VERMONT – For this year’s Agricultural Literacy Week, the Northeast Farming Association of Vermont (NOFA-VT) invites anyone interested in learning more about building a resilient food system in Vermont to tune in for a week-long, virtual celebration. The online events are free and open to the public, and designed to inform, educate and create community around the topic of agricultural resiliency in all of its forms.
Each night, Nov. 16 through 19, will feature an online gathering bringing together diverse voices of our community: farmworker rights group Migrant Justice, Missisquoi Abenaki chef Jessee Lawyer, students of gender studies and agriculture at Bennington College, and organic farmers building soil health and feeding their communities.
“Farmers and farmworkers haven’t stopped farming during the pandemic. And we’re not going to let social distance stop us from celebrating the economic and cultural importance of farms in Vermont,” said Livy Bulger, NOFA-VT’s education & engagement manager. “Agricultural Literacy Week is an opportunity to hear stories and engage in meaningful conversations, with a wide variety of folks involved in strengthening our food system.”
This program is a collaborative effort by NOFA-VT, the Vermont Dept. of Libraries and the Vermont Agency of Agriculture, Food and Markets. These events are free and open to the public, but pre-registration is required. More information and links to register are available at nofavt.org/aglitweek, or by calling (802) 434-4122.
Exploring Abenaki Foodways cooking class
Monday, Nov. 16, 6-7:30 p.m.
Guest Speaker: Chef Jessee Lawyer
Description: Roll up your sleeves and gather in the kitchen for this virtual instructional cooking class taught by Missisquoi Abenaki chef Jessee Lawyer. Jessee will demonstrate how to create a seasonal dish showcasing Native techniques and pre-colonial, Vermont-grown and gathered ingredients. Recipes will be included so you can create the dish for your own family and friends.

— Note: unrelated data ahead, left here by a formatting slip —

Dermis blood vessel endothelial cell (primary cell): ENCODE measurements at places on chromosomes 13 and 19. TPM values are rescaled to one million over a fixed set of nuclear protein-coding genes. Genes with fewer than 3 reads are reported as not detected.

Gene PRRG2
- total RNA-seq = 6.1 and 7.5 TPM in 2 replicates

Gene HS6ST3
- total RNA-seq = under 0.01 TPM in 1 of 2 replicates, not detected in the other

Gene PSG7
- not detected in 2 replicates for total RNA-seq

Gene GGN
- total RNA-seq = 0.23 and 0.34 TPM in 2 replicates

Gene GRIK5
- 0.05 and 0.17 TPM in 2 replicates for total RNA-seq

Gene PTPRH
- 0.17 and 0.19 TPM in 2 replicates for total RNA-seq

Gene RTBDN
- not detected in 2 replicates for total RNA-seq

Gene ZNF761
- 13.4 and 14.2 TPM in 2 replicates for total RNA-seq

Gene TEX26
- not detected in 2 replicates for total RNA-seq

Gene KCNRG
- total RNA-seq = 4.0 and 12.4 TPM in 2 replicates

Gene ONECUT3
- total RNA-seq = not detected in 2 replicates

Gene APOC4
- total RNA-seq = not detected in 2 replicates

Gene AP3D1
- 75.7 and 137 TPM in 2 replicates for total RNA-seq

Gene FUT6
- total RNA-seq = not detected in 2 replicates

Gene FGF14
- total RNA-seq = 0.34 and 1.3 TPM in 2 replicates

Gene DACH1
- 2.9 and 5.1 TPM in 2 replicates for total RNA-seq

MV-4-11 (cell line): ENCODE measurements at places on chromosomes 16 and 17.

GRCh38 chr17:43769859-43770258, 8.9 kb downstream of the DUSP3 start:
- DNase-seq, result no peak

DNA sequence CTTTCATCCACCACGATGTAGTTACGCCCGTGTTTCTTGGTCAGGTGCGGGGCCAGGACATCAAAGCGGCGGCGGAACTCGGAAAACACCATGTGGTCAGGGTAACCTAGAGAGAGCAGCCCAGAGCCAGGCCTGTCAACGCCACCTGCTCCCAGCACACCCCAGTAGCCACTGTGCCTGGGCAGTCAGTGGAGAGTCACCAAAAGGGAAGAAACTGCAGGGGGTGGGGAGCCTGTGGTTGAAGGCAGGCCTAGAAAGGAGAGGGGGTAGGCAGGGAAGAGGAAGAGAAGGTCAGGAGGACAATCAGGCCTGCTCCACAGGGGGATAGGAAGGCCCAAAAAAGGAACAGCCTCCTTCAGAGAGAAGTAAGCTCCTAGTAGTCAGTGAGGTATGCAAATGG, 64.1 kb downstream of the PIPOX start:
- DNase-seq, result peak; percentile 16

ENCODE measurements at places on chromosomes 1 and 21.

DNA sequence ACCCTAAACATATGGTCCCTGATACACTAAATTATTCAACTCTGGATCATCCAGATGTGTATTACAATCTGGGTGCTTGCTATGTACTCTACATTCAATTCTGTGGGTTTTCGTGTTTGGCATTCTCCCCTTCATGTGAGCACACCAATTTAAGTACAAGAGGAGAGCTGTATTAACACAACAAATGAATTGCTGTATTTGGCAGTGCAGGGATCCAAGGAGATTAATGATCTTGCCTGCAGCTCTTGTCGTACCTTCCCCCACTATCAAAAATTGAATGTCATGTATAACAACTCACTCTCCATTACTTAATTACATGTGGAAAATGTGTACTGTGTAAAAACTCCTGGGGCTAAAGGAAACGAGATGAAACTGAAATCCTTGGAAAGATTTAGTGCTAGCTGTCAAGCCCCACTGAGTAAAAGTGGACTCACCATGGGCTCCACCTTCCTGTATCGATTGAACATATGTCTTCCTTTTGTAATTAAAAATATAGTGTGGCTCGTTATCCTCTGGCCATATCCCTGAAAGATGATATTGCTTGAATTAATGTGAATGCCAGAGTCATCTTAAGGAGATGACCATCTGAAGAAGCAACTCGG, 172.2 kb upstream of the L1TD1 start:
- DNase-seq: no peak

#MilkwithDignity: Advancing the Human Rights of Farmworkers while Fostering a Sustainable Northeast Dairy Industry
Tuesday, Nov. 17, 6-7:30 p.m.
Guest Speakers: Migrant Justice
Description: The Milk with Dignity program, created by Migrant Justice, brings together farmworkers, consumers, farmer owners and corporate buyers with the principal goal of fostering a sustainable Northeast dairy industry that advances the human rights of farmworkers, supports the long-term interests of farm owners, and provides an ethical supply chain for retail food companies and consumers. Covid-19 has further proven how essential farmworkers are, as they continue to work day-in day-out to produce the milk and dairy products to feed our communities. Join us for this workshop to learn more about the Milk with Dignity Program, farmworkers’ continued struggle for justice and how you can get involved to help expand this powerful solution to the Hannaford supermarket’s supply chain.
Building Soil Health Resilience**
Wednesday, Nov. 18, 6-7:30 p.m.
Farmer panel: Misse Axelrod (Drift Farmstead), Nic Cook (Cedar Circle Farm & Education Center), Tyler Webb (Stony Pond Farm), Kate Spring (Good Heart Farmstead)
Description: Farms that build soil, sequester carbon and grow nutritious foods for their communities are webs of life. Mimicking the natural world and the deep ties of how we are all connected, resilience starts with soil, and builds out into whole-systems thinking. Join this panel of Vermont farmers as they share how their farms are an extension of the natural world that steward deeply interwoven systems for plant, animal and human communities to thrive.
**[Optional] Pre-Screen this Film: Rent the film “Biggest Little Farm” from your local library and watch the film before attending this workshop. This film is also available on Netflix.
Gender, Agriculture, and Food Access
Thursday, Nov. 19, 6-7:30 p.m.
Guest Speakers: Ike Leslie, postdoctoral researcher in food systems at the University of New Hampshire; Tatiana Abatemarco, Visiting Faculty of Food Studies, Bennington College; Bennington College students taking course Gender, Subsistence, and Agriculture
Description: In this workshop, students will share the results of an oral history project, interviewing farmers, gardeners, consumers, and advocates who work in a variety of local food access programs. Specifically, the research focuses on the intersections between food access projects and gender identity. The students will share their research results in conversation with local expert Ike Leslie, who has researched and published on the topic of gender and agriculture. The students’ research is part of their work in the class, Gender, Subsistence, and Agriculture at Bennington College.